Journal of Drug Research in Ayurvedic Sciences

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VOLUME 3 , ISSUE 3 ( July-September, 2018 ) > List of Articles

RESEARCH ARTICLE

Local Health Traditions (LHTs)/Ethnomedical Practices (EMPs) for Sikkim: A Survey Report

Devanjal Bora, Tushar Kanti Mandal

Keywords : Medicinal plant, Sikkim, Traditional, Tribal,Health

Citation Information : Bora D, Mandal TK. Local Health Traditions (LHTs)/Ethnomedical Practices (EMPs) for Sikkim: A Survey Report. J Drug Res Ayurvedic Sci 2018; 3 (3):141-150.

DOI: 10.5005/jp-journals-10059-0047

License: CC BY-NC 4.0

Published Online: 00-09-2018

Copyright Statement:  Copyright © 2018; Jaypee Brothers Medical Publishers (P) Ltd.


Abstract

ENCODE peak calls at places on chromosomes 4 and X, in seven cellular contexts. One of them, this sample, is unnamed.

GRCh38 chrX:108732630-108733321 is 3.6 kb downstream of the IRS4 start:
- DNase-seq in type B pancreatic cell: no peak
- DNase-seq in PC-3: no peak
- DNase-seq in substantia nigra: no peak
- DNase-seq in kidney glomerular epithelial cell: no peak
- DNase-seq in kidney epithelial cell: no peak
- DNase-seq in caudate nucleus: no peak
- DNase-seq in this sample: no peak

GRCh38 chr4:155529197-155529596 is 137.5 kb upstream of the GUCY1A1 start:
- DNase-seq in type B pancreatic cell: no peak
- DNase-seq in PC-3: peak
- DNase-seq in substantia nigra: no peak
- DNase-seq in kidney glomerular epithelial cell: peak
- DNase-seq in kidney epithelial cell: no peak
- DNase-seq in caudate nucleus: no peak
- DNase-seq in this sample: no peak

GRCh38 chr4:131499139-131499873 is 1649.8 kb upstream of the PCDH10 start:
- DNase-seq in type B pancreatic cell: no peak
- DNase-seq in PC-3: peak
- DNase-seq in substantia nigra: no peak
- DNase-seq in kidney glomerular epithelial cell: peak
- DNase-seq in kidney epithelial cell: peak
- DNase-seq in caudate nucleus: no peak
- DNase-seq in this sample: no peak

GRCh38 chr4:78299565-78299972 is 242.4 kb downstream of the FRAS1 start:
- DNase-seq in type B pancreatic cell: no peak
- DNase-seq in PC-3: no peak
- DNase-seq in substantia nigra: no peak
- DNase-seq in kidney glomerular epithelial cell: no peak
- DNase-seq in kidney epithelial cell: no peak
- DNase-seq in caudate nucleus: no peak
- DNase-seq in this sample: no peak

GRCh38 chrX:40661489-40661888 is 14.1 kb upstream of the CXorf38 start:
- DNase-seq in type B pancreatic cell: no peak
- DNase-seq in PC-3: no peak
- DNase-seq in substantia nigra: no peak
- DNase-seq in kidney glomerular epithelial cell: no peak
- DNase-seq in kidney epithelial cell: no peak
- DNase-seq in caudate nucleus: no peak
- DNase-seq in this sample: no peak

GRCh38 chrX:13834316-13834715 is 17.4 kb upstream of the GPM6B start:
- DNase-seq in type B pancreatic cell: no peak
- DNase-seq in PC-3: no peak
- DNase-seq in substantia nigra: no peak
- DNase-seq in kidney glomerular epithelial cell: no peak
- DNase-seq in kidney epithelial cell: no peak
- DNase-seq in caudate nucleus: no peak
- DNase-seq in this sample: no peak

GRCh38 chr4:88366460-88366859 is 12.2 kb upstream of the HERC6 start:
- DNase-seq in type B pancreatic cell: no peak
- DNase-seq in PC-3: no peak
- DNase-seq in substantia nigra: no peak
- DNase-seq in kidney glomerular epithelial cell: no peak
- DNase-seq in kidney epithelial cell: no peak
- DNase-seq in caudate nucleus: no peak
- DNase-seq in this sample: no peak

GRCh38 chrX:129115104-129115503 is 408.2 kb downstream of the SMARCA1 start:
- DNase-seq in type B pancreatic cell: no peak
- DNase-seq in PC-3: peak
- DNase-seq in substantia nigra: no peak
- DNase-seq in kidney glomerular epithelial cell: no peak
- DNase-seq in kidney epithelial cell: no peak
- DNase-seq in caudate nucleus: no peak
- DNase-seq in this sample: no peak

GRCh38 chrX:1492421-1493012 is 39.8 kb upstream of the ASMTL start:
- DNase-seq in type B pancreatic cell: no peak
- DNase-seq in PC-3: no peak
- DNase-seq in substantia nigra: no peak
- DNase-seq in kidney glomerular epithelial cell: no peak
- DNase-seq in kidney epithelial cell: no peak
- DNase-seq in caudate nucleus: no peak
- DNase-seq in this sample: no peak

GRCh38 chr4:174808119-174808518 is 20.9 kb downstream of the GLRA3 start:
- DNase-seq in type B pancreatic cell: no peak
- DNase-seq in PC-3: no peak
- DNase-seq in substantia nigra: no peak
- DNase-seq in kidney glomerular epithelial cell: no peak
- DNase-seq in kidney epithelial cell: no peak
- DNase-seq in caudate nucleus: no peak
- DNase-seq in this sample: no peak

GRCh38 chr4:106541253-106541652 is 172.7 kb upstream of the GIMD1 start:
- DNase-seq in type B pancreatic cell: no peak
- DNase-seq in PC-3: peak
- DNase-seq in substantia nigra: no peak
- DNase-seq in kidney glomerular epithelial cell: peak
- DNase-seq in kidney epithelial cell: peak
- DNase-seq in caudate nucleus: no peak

Aim: Sikkim state is endowed with rich plant biodiversity. Most of the tribal and rural populations following organic techniques for their livelihood depend on traditional systems for treatment of human ailments. The present work has been carried out to understand the local health traditions and use of common plants for treatment by rural populace of Sikkim. Materials and methods: The medico-ethno botanical survey was conducted by documenting the local health traditions by interviewing traditional healers of tribal and rural population and by collecting medicinal herb specimens and digital photography of herbs and healers for further process. Results: The medico-ethno botanical survey team documented a total of 20 folk claims with 18 medicinal plants used by traditional healers for ailments like wounds, cuts, bleeding, cough, fever, tonsils, sinusitis, migraine, pneumonia, breathing problems, jaundice, indigestion, burning sensation of stomach, constipation, piles, retention of urine, crack bone, dislocated bones, toothache, and ringworm. Conclusion: The tribal and rural population of Sikkim lives in remote rural areas with low income, and since it is difficult to afford modern medical treatment, local traditional healers use commonly available medicinal plants from nearby forests for the treatment of different ailments. It is high time to think and use common available medicinal plants in new formulations for treatment and to overcome the problem of substitutes and adulterations and also to conserve rare, threatened, and endangered medicinal plants.


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